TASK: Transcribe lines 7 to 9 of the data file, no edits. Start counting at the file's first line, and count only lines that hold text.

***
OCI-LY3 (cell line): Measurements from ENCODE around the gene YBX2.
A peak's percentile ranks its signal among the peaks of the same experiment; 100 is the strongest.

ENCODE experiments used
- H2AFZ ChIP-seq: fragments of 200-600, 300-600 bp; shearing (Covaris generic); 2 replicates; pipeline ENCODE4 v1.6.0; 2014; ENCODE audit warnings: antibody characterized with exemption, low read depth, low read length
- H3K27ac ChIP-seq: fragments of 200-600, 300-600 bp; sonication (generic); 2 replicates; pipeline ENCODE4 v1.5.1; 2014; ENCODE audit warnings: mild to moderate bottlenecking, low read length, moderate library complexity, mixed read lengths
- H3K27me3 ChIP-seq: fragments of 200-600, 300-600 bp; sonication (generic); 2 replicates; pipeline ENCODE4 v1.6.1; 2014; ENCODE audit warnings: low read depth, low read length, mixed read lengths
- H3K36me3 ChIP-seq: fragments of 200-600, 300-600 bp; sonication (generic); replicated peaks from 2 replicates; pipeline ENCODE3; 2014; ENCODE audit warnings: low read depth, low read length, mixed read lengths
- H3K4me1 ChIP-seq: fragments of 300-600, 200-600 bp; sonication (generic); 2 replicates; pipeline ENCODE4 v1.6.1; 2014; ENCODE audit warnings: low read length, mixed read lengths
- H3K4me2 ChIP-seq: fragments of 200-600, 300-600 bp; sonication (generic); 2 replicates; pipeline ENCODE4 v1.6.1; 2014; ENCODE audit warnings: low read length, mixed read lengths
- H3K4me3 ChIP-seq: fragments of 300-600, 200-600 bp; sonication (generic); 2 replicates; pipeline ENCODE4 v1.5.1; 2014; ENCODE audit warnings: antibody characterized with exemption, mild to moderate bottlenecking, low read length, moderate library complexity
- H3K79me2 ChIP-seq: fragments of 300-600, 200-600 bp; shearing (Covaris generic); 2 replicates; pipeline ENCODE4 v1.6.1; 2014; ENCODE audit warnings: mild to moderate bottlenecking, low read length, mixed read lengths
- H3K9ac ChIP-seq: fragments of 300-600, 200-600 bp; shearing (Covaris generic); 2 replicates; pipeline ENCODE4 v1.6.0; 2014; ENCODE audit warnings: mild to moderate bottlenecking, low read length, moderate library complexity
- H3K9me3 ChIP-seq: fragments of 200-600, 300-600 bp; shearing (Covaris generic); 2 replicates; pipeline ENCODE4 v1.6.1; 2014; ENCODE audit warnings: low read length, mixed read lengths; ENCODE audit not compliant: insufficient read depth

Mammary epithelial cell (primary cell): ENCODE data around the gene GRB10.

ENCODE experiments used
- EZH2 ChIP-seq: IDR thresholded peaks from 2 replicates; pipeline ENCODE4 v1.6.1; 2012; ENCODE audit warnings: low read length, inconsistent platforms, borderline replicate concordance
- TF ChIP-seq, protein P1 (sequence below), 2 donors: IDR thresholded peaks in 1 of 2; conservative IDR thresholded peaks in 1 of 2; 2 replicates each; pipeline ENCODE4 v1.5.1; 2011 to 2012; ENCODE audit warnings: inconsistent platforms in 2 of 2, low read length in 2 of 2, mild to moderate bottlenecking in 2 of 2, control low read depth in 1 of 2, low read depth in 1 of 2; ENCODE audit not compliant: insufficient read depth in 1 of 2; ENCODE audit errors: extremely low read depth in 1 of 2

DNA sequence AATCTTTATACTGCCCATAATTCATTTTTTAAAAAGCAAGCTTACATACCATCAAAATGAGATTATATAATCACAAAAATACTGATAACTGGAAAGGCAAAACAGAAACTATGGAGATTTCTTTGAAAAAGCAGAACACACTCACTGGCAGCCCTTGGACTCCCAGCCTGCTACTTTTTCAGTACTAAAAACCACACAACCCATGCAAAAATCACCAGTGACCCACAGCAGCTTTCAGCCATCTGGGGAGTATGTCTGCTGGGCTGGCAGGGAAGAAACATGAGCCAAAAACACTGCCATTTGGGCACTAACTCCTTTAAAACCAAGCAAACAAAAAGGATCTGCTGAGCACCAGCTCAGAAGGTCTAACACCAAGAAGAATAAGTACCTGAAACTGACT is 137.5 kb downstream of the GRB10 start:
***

- H3K36me3 ChIP-seq: fragments of 200-600, 300-600 bp; sonication (generic); replicated peaks from 2 replicates; pipeline ENCODE3; 2014; ENCODE audit warnings: low read depth, low read length, mixed read lengths
- H3K4me1 ChIP-seq: fragments of 300-600, 200-600 bp; sonication (generic); 2 replicates; pipeline ENCODE4 v1.6.1; 2014; ENCODE audit warnings: low read length, mixed read lengths
- H3K4me2 ChIP-seq: fragments of 200-600, 300-600 bp; sonication (generic); 2 replicates; pipeline ENCODE4 v1.6.1; 2014; ENCODE audit warnings: low read length, mixed read lengths